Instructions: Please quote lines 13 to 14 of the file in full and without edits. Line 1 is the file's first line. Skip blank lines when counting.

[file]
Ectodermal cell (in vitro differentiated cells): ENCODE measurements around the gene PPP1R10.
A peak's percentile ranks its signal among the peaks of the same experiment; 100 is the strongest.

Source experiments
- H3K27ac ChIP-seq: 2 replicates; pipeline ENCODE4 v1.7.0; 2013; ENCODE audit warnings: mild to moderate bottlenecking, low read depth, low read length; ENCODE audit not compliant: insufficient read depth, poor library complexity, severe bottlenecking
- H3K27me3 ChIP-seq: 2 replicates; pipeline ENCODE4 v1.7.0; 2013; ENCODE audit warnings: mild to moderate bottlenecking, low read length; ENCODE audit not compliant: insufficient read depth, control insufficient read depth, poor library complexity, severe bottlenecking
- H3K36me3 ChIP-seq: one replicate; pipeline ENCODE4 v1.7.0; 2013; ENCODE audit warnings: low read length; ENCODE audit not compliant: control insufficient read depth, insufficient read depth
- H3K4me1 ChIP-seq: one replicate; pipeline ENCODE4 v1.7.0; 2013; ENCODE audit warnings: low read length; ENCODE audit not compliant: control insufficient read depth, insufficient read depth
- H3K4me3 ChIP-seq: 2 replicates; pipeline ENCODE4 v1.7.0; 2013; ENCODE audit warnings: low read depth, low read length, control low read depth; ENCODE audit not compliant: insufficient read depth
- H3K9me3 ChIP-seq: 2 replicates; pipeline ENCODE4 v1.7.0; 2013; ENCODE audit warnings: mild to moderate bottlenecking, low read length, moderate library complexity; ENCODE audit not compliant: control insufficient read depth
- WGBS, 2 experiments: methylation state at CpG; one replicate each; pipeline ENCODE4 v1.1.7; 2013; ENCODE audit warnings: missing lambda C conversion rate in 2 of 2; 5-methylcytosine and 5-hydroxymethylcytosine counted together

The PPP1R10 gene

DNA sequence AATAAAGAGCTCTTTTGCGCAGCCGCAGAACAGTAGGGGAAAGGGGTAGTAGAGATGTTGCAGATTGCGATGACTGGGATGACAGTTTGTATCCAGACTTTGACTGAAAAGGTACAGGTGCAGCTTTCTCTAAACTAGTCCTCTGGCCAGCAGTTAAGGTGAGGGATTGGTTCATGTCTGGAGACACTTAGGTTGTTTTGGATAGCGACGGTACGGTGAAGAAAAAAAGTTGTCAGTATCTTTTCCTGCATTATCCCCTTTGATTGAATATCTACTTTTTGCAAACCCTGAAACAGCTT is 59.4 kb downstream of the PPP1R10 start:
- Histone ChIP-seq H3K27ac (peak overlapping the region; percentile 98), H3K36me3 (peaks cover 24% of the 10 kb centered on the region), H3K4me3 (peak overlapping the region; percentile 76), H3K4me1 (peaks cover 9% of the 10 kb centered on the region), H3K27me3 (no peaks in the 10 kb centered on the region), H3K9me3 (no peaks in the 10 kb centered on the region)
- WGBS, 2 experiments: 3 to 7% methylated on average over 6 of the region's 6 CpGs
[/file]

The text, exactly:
- Histone ChIP-seq H3K27ac (peak overlapping the region; percentile 98), H3K36me3 (peaks cover 24% of the 10 kb centered on the region), H3K4me3 (peak overlapping the region; percentile 76), H3K4me1 (peaks cover 9% of the 10 kb centered on the region), H3K27me3 (no peaks in the 10 kb centered on the region), H3K9me3 (no peaks in the 10 kb centered on the region)
- WGBS, 2 experiments: 3 to 7% methylated on average over 6 of the region's 6 CpGs